Harvey delivered his speech at a 1978 Future Farmers of America (FFA) convention. The speech acts as an extension of the Genesis creation narrative, referring to God's actions on the 8th day of creation.  In his speech, Harvey described the characteristics of a farmer in each phrase, ending them with the recurring "So God Made a Farmer." See Harvey's entire speech here.

The Ram commercial began with a stark photograph of a single cow in front of a snowy field and Harvey’s voice saying, “And on the eighth day, God looked down on his planned paradise and said, I need a caretaker. So God made a farmer.” The ad depicted a simple slideshow of rural photographs, featuring imagery including a black and white chapel in an empty field, aged and rugged farmers with split fingernails and tired faces, rustic farm houses with American flags, farmers working the land, livestock, views of virtually endless crop fields, generations of rural people, and a family praying around the dinner table.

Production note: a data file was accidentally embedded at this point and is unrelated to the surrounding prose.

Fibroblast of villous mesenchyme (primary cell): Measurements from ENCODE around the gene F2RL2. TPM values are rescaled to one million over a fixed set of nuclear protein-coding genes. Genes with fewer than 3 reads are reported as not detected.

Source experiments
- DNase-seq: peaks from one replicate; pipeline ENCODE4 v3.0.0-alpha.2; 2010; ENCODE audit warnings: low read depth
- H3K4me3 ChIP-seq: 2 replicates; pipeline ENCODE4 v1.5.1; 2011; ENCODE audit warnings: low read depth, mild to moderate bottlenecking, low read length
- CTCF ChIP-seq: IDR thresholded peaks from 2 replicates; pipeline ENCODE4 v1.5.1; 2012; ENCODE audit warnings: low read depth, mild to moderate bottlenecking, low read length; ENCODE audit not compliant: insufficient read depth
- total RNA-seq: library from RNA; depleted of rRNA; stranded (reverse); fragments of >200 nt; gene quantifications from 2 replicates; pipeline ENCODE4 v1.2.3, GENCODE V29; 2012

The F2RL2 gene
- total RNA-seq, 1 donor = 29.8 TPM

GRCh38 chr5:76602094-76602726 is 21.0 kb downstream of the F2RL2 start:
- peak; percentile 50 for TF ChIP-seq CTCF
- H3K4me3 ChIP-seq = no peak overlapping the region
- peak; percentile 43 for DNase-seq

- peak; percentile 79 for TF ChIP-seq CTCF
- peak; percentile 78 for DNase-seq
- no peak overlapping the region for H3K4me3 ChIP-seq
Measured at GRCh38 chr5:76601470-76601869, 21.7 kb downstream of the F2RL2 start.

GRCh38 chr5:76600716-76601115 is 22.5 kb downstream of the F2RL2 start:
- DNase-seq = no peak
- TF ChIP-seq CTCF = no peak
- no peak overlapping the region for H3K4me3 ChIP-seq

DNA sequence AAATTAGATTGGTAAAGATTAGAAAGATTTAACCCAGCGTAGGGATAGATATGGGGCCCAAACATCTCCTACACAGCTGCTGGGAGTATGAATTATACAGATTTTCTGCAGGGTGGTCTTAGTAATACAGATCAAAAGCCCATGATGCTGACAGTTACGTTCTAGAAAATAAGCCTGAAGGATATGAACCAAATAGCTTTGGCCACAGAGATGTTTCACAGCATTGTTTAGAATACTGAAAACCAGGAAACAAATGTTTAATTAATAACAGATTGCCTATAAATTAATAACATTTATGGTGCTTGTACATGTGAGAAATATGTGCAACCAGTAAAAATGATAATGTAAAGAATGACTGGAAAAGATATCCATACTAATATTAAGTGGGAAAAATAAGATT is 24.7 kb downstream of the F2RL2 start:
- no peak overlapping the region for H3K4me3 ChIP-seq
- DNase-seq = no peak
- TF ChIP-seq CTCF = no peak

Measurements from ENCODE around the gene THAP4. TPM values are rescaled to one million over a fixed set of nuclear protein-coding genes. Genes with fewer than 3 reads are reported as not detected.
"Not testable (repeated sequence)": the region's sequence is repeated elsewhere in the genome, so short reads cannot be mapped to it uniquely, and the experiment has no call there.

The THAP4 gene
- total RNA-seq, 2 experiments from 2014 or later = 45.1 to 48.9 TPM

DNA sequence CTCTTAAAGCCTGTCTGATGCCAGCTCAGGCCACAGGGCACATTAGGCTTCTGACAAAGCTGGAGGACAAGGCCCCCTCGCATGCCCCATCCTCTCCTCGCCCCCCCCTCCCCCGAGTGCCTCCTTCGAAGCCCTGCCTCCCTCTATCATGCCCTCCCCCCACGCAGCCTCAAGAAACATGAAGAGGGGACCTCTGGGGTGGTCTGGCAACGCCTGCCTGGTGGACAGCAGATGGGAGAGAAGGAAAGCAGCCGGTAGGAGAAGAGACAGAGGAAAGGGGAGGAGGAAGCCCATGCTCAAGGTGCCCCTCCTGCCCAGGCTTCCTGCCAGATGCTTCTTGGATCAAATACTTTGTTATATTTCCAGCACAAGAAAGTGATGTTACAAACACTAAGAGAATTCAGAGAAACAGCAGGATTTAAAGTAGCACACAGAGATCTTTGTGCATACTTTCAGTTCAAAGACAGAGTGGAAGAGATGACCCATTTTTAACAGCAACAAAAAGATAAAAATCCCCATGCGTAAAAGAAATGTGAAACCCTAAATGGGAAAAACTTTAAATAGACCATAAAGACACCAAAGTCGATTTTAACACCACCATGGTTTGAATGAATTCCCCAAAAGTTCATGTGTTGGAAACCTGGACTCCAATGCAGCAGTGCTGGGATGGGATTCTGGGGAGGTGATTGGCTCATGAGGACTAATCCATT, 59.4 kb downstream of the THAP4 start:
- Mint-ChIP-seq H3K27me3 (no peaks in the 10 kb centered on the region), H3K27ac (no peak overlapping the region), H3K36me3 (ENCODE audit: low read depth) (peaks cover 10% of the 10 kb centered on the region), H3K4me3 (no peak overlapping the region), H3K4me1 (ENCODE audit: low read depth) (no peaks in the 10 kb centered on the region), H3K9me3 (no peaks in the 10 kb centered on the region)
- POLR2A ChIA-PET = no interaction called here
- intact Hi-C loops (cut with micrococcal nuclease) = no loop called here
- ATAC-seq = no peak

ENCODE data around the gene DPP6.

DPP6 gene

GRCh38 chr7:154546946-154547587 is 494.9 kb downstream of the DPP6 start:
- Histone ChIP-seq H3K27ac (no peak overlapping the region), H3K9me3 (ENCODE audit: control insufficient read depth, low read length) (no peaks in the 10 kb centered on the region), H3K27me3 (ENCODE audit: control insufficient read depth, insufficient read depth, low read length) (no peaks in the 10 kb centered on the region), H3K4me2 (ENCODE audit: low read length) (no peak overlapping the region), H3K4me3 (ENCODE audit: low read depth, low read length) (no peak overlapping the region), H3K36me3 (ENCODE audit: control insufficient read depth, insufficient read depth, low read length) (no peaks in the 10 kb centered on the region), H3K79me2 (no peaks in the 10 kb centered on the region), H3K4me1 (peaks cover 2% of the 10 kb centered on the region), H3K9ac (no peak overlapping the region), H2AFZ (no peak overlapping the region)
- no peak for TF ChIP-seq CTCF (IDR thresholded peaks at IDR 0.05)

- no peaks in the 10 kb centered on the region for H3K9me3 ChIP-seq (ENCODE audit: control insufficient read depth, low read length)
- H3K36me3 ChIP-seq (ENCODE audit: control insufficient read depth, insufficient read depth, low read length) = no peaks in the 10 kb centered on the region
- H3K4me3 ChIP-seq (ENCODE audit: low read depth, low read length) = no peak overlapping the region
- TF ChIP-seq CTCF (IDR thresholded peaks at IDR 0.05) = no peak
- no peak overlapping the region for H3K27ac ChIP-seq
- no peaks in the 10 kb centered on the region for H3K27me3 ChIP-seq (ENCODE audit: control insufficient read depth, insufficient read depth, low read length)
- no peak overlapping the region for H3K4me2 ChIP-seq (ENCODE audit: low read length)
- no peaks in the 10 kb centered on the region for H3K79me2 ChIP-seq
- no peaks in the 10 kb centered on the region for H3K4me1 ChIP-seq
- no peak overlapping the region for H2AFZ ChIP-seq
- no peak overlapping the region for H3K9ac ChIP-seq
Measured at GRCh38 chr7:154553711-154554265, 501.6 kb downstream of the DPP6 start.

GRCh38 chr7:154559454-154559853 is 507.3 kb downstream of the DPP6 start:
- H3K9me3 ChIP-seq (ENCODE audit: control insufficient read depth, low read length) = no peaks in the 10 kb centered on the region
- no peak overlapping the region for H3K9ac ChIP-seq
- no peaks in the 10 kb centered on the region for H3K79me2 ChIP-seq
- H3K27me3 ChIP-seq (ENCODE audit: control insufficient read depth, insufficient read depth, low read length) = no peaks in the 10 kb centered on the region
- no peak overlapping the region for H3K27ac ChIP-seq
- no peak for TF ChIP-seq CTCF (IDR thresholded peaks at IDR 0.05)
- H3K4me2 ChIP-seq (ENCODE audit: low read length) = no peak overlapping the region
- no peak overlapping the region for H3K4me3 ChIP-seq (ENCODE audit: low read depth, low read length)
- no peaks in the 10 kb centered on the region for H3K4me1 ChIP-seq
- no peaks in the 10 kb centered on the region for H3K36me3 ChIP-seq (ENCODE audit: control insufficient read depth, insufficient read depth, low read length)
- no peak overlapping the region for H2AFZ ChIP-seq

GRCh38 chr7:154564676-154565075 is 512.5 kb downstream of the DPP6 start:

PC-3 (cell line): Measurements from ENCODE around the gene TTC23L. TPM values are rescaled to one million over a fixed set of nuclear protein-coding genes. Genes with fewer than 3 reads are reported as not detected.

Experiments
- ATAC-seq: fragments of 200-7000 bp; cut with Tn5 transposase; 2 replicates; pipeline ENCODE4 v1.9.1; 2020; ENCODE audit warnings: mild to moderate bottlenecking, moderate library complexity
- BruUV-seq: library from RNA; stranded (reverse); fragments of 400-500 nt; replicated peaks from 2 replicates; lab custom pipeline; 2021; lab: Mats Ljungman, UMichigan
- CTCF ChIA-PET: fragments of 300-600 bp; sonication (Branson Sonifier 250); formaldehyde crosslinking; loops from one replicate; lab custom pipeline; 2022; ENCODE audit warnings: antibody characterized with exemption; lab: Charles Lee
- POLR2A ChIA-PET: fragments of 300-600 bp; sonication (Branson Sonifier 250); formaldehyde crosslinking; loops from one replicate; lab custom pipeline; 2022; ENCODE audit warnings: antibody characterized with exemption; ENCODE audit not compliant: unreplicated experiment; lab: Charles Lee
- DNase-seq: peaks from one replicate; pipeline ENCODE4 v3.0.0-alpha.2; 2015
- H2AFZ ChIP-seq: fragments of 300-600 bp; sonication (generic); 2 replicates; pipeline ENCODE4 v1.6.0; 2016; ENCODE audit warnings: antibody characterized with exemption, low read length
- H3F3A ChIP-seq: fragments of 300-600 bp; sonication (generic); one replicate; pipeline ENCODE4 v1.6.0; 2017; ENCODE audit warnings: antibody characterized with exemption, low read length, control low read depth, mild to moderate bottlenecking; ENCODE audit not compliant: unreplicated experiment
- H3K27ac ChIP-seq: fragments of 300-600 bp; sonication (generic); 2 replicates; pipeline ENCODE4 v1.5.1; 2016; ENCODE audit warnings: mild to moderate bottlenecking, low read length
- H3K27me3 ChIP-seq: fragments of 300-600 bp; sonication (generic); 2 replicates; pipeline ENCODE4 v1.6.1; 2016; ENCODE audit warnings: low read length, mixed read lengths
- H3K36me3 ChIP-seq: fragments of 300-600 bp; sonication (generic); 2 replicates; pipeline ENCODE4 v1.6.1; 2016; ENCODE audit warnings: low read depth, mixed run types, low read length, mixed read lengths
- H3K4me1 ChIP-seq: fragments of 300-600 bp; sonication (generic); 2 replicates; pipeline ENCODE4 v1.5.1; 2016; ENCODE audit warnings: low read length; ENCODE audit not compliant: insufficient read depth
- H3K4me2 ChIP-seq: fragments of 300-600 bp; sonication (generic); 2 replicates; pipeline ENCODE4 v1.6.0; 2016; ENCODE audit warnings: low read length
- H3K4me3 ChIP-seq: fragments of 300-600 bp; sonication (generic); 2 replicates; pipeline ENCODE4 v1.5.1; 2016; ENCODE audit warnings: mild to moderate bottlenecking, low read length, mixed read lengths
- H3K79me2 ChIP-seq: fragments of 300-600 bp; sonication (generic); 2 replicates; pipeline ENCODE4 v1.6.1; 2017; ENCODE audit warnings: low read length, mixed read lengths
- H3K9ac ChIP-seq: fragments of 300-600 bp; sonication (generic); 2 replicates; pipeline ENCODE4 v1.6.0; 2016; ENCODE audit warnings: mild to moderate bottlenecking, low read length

One of the photographers that contributed to the images featured in the add, Andy Anderson, reflected on his involvement:
A transcendent project unlike any that I have worked on. 10 photographers capturing on there own terms the life of a farmer and rancher. All of us searching for meaningful images. Not any one photo rising above any others, but collectively voicing a message for folks and a vocation we have all really taken for granted. The last truly archetypical American worker. And who better else to match the images with than Paul Harvey…America’s grandfather.